Recently my kids and I were having a discussion about possible job/career choices they thought they might enjoy in the future. Artist, soldier, basketball player, veterinarian, police officer, restaurant server, teacher, custodian and cyclist were amongst their dream vocations. More interesting than hearing their selections was listening to the rationale behind each one. It made me happy to know that their choices truly reflected the interests and hobbies for which they have the most passion.
After talking about why or why not they think it's important to enjoy what they do, my daughter all of a sudden became very absorbed in thought. After a still moment, she raised her head, looked at me and softly said, "I think I know what I want to be most of all. I think my best job that I could ever be is to be a mommy."
I have so many friends who have shared with me that it has always been a childhood dream of theirs to become a mother. They just knew. It was a non-negotiable. Being a mom was something that they WOULD become one day. And though I couldn't exactly relate, I could tell by the determination and conviction in both their eyes and in their voices that they truly believed that their every happiness hinged upon their future dream of becoming a mother.
And I understood. Maybe I didn't understand their deep-seated desire to become a mother, but I understood what it felt like to have that kind of passion - to possess such an innate longing that absolutely nothing could stop your heart, your mind and your entire being from working toward its fulfillment.
When I think about dreams as they pertain to adoption, I can't help but notice how encouraging, accepting and affirming our society is of adoptive parents who make the conscious choice to fulfill their dream of becoming parents. It's also not hard to miss how discouraging, dismissive and invalidating society's messages can be to adoptees and first parents who wish to actualize the dreams of their own. The irony is that many times it is the fears, misconceptions and insecurities of those whose dreams are already fulfilled who remain the most threatened by the dreams of others - dreams that may or may not even exist.
From the age when I could start thinking in terms of who I wanted to be and what I wanted to become, my biggest dream was quite simple: I wanted to be whole. For so many years, with an intensity and insatiability that words cannot describe, I so badly wanted to find the pieces of me which I felt, but couldn't articulate, that were missing. Admittedly, part of my search for identity was due to the natural developmental growth that occurs at different stages in one's life, but for me, it was much more than that. I realize now that the longing stemmed from the need to find out who I was, where I came from, who I came from and who and what I was as my original self. . . apart from my (adoptive) family, outside of what I felt society, family and friends thought or said I should be.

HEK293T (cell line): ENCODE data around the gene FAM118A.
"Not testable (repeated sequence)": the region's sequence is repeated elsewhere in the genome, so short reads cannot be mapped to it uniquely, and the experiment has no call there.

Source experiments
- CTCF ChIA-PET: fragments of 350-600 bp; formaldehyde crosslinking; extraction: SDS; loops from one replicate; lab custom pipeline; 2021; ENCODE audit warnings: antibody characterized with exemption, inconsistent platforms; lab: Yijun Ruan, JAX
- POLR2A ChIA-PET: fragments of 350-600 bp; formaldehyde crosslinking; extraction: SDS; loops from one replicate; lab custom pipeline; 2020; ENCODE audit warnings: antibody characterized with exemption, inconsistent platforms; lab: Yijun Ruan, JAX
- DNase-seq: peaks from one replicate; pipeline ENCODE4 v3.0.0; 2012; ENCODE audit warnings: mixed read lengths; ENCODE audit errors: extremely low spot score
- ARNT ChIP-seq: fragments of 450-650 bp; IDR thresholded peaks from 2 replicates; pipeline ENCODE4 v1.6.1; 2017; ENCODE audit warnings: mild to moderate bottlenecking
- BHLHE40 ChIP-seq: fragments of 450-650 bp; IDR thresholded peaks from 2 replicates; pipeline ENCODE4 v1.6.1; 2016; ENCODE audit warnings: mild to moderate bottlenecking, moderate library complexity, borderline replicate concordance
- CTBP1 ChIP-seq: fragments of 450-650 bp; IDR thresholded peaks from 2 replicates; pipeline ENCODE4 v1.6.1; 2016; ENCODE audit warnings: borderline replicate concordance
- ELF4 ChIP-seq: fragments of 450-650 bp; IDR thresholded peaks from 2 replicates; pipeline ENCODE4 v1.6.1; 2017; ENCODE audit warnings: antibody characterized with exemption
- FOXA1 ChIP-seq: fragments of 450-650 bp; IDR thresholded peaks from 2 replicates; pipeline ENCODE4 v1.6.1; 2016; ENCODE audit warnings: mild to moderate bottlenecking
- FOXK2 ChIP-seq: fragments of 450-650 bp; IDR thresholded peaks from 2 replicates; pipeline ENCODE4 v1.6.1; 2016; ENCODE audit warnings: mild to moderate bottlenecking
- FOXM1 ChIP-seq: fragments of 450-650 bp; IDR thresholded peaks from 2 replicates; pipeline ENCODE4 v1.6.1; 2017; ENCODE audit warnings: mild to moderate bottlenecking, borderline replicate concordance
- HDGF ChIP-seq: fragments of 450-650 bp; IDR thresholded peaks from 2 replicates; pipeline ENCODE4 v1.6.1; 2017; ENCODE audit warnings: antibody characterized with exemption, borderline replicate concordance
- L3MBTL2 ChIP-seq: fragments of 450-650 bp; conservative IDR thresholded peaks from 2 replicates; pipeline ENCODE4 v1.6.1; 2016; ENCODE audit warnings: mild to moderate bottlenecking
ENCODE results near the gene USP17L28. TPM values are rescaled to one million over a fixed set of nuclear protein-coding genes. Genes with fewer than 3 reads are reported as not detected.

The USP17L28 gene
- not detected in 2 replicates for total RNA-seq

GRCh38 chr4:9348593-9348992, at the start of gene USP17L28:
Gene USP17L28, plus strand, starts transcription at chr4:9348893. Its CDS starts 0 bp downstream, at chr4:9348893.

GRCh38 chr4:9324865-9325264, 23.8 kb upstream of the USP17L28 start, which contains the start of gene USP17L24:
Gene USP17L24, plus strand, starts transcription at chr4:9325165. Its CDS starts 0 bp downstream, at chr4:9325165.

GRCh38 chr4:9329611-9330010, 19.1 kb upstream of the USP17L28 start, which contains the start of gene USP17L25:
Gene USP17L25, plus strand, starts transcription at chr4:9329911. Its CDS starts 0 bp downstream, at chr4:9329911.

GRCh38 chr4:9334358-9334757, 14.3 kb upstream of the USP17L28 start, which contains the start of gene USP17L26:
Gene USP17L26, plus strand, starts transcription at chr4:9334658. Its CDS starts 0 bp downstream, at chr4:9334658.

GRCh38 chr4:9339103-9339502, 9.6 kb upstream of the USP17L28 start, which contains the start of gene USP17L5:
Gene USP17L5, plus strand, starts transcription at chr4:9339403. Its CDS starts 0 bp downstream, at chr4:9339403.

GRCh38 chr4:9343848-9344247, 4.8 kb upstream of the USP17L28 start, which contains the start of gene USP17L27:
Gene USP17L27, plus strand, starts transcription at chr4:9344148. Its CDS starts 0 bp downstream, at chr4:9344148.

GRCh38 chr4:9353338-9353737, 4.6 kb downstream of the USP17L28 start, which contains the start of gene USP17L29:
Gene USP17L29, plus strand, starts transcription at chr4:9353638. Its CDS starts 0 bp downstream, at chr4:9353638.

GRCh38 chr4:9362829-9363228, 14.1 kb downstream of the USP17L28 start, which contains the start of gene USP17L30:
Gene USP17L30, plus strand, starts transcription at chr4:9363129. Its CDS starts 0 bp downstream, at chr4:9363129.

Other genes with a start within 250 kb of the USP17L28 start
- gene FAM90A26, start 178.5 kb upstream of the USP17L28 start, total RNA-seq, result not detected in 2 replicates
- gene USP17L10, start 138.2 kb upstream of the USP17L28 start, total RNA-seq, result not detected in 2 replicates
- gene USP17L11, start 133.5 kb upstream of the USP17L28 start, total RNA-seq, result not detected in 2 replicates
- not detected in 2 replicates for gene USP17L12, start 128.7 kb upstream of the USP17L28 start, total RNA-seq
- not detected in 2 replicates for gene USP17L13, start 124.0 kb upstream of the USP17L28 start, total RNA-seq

Often it was me who stood as the biggest obstacle to overcome in actualizing my dream. At times I felt too afraid, too undeserving, too unsure, too ashamed and too ungrateful to believe that I had the right to search for myself. I will own that part of my inability to forge ahead when perhaps I could or should have. But I will also assert that it was because of some extraordinarily, deeply embedded discouraging (however unintentional) messages from family and society that factored into those feelings I described above. The people who would cast their looks of disapproval if I mentioned that perhaps I'd like the chance to meet my Korean parents. The ones whose hurt practically spilled out of their pores when I said I felt like I didn't belong or that I didn't feel "normal" in that place and time. The ones who now write to tell me that they hope to God their kids don't go through what I did, because the pain and hurt as parents would be too great for them bear.
As an adoptive parent myself, I certainly know about and recognize the fears that many adoptive parents may have. Based on conversations with my own parents, I know they, too, harbored fears of raising an adopted child. But something that I am able to share with them now - something I wished I could have reassured them with back then - is that their dreams of being parents could never be undone. Had I possessed the ability, language and awareness to express then what I am able to now, I would have shared with them in no uncertain terms this offering:
Mom and Dad:
You will always be my parents. I will love you always - no matter what - in the same unconditional way that you love me. Please do not be afraid that my dreams may be different than your own. I hope you know in your heart that my dreams can never, ever take me away from you. No matter what happens, I will always be your daughter.
I know that my son's dreams are just that - my son's. They are his. His decision to do with them what he chooses. His to discard, change, fulfill, conceal, nurture or share. I cannot guarantee I will always know what his dreams are or that I will always agree with them or that I will even like them. But I can promise to do my very best to support them. I view his dreams as an extension of himself; and just as I will always love and accept him no matter what, I vow always to do the same for his dreams.